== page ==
Hundreds of people gathered in Chicago to protest the fatal police shootings of Philando Castile and Alton Sterling, briefly blocking traffic on the Dan Ryan Expressway during the evening rush hour.
Roughly 400 people marched at 51st and Wentworth on the city's South Side beginning around 6 p.m. in a demonstration organized by Black Lives Matter. The march continued to the outbound Dan Ryan Expressway, blocking traffic at exit 57. Lanes of the expressway were reportedly closed between 47th Street and Garfield Boulevard, but protesters were said to be moving off just before 7 p.m.
"It sucks to have a traffic jam but it also sucks to lose a son, a daughter or father or mother," said protester Mereya Goetzinger.
Marchers held signs that read "Justice for Alton and Philando Now" and "No safe haven for killer cops."
"I want justice and I'm tired of the stories," said protester Kyla Peck.
Chicago's Rev. Jesse Jackson Sr. earlier urged for calm but also called for “mass disciplined marches” across the country in response to the fatal police shootings.
"To be silent...silence would be consent," Jackson, founder and president of the Rainbow PUSH Coalition, said Thursday. "There must be marches around the nation."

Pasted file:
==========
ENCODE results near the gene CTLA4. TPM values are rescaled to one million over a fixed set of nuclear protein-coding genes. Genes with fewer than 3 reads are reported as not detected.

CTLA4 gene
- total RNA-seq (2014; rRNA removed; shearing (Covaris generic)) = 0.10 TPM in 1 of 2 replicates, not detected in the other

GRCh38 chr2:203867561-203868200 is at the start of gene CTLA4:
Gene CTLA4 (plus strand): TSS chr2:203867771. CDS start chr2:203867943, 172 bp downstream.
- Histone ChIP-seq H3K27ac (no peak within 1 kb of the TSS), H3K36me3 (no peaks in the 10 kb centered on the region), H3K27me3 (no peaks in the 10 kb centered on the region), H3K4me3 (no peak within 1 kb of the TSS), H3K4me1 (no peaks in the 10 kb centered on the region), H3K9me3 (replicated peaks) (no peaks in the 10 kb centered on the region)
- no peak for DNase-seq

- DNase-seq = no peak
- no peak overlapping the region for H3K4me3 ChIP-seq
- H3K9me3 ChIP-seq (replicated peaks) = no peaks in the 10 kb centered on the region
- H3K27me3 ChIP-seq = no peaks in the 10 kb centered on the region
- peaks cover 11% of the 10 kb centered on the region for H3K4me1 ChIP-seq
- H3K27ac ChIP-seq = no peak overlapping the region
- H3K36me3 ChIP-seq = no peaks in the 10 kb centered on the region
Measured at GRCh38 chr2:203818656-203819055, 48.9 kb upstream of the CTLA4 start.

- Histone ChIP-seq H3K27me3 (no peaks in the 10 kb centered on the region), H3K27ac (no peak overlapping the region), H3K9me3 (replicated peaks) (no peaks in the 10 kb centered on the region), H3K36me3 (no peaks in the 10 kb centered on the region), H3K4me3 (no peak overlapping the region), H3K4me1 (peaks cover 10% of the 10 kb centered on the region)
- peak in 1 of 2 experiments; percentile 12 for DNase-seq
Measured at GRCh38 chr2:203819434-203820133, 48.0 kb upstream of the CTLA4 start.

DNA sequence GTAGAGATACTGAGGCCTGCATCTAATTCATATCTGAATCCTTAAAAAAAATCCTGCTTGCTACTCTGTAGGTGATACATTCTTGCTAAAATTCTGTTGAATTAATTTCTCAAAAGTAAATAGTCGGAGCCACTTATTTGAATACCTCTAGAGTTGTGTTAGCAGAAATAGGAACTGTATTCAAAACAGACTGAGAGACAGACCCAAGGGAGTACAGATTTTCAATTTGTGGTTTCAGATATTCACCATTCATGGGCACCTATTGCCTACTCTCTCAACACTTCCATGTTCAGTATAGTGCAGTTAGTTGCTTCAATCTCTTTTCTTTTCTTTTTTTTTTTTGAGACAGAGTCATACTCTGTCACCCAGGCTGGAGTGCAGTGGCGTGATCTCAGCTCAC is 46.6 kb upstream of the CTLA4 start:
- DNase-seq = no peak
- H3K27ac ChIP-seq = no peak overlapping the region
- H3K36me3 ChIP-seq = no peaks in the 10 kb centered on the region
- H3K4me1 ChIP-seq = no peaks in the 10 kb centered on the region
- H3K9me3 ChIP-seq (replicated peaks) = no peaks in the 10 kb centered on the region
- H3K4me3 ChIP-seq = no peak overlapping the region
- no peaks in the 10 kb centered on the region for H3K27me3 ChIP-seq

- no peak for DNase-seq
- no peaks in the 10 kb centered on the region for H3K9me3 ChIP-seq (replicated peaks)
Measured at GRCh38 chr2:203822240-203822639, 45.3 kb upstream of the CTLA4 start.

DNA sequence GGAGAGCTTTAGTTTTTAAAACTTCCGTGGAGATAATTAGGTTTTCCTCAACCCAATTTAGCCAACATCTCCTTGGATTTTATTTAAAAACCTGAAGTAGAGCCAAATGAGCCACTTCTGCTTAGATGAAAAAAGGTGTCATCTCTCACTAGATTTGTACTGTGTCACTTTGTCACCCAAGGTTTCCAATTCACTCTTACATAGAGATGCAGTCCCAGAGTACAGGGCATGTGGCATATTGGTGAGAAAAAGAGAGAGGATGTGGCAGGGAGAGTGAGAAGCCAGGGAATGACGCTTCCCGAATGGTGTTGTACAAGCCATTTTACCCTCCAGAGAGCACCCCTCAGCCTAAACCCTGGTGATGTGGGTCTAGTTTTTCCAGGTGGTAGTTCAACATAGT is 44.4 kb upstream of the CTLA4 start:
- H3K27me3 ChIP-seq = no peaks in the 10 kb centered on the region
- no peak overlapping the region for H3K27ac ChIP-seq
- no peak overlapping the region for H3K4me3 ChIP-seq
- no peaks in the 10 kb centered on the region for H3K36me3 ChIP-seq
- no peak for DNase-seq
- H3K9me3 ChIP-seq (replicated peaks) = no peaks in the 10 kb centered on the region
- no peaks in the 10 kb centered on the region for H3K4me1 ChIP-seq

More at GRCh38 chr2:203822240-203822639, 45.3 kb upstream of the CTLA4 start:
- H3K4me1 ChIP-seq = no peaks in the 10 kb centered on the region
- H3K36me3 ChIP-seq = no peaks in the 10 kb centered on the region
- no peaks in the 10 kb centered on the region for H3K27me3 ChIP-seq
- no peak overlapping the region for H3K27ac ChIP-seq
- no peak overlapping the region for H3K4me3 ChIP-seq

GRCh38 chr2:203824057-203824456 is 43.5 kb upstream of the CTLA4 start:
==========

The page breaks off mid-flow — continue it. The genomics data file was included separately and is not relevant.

"The extent to which black people ever got any rights is the extent to which we organize and fight for them," said protester Peta Lindsay.
Castile, 32, was killed Wednesday night in a suburb of St. Paul, Minnesota during a traffic stop. His girlfriend, who recorded the aftermath of the shooting, said Castile did “nothing but what the police officer asked of us, which was to put your hands in the air and get your license and registration.”
Reynolds told reporters Thursday the couple and her daughter had gone shopping and Castile had just been to the barber for his upcoming birthday when a St. Anthony cop pulled them over.
Reynolds said the officer asked them to put their hands in the air, and they complied. The officer then asked Castile, who was driving, for his identification.
She said he kept it in a wallet in a right-back pants pocket.
"As he's reaching, he lets the officer know, 'I have a firearm on me,'" Reynolds said, adding that he was licensed to carry and "nothing in his body said intimidation."
That's when the officer, she said, drew his weapon and fired off up to five shots at Castile, ordering, "Don't move, don't move."
Speaking to reporters on Thursday, Minnesota Gov. Mark Dayton said he was "shocked and deeply, deeply offended" that an incident like this took place in Minnesota. He said the officer's response was "way in excess" for a traffic stop.
Dayton said the investigation will be handled by the Bureau of Criminal Apprehension — a branch of the Minnesota Department of Public Safety. The agency will work closely with federal officials who will monitor the investigation, he said.
It's the second police-involved shooting of a black man to gain nationwide attention in as many days.
Sterling was killed by police during a confrontation at a convenience store in Baton Rouge, Louisiana. His death all caught on camera, with footage appearing to show the 37-year-old being tackled and shot as two cops pin him to the ground. The U.S. Department of Justice said it will investigate that death.
President Obama was "deeply disturbed" by the two shootings, according to a White House spokesman.
Protest organizers are calling for an economic boycott on the Magnificent Mile on July 30.